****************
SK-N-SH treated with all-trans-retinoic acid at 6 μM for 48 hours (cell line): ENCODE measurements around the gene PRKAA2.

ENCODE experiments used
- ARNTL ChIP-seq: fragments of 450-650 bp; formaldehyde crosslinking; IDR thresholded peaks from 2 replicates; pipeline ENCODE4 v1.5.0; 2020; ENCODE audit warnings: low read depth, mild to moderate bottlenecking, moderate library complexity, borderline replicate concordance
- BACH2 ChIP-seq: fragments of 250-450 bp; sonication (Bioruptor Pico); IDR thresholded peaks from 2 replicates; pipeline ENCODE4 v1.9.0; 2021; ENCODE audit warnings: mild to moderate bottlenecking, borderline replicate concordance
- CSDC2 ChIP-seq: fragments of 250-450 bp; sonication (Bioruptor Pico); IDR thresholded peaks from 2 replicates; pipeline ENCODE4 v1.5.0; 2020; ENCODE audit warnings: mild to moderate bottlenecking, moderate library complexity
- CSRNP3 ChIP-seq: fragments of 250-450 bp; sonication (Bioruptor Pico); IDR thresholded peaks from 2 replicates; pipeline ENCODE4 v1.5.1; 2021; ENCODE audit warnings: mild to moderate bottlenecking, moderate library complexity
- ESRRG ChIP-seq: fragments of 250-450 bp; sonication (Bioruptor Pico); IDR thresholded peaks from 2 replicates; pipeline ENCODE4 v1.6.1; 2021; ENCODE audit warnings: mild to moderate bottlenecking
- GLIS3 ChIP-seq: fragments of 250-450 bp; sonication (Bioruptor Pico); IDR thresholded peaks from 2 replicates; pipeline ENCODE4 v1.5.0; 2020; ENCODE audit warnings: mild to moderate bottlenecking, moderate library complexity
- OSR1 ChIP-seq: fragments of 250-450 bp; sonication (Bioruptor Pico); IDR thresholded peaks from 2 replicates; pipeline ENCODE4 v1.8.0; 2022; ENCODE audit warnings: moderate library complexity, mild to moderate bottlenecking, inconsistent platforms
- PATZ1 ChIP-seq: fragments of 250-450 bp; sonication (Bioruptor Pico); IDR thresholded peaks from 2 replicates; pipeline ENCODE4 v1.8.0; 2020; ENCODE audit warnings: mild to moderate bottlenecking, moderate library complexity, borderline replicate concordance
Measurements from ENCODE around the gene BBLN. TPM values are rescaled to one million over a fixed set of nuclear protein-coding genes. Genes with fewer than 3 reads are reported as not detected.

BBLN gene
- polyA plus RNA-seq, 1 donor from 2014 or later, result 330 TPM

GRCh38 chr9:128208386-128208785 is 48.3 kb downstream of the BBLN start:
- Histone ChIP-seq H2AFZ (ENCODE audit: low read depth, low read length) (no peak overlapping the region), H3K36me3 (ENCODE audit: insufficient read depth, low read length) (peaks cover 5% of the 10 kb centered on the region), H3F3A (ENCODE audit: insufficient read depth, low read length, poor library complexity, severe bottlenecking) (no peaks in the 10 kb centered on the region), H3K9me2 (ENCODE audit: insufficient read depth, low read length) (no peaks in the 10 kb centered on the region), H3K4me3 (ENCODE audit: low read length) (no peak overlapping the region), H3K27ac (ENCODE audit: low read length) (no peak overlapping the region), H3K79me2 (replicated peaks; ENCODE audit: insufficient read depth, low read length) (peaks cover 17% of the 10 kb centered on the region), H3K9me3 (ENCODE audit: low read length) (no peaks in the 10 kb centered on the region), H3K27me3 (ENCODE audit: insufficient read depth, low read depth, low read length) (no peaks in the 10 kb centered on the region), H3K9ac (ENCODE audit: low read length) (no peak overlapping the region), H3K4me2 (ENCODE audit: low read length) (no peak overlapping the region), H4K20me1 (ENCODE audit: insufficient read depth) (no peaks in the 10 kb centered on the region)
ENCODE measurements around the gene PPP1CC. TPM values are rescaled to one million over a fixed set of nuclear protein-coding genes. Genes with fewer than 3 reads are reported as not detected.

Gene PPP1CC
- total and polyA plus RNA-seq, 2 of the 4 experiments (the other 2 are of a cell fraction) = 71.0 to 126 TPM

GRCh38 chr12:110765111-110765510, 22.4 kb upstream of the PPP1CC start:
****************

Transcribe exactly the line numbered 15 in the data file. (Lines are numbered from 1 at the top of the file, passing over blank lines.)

- Histone ChIP-seq H2AFZ (ENCODE audit: low read depth, low read length) (no peak overlapping the region), H3K36me3 (ENCODE audit: insufficient read depth, low read length) (peaks cover 5% of the 10 kb centered on the region), H3F3A (ENCODE audit: insufficient read depth, low read length, poor library complexity, severe bottlenecking) (no peaks in the 10 kb centered on the region), H3K9me2 (ENCODE audit: insufficient read depth, low read length) (no peaks in the 10 kb centered on the region), H3K4me3 (ENCODE audit: low read length) (no peak overlapping the region), H3K27ac (ENCODE audit: low read length) (no peak overlapping the region), H3K79me2 (replicated peaks; ENCODE audit: insufficient read depth, low read length) (peaks cover 17% of the 10 kb centered on the region), H3K9me3 (ENCODE audit: low read length) (no peaks in the 10 kb centered on the region), H3K27me3 (ENCODE audit: insufficient read depth, low read depth, low read length) (no peaks in the 10 kb centered on the region), H3K9ac (ENCODE audit: low read length) (no peak overlapping the region), H3K4me2 (ENCODE audit: low read length) (no peak overlapping the region), H4K20me1 (ENCODE audit: insufficient read depth) (no peaks in the 10 kb centered on the region)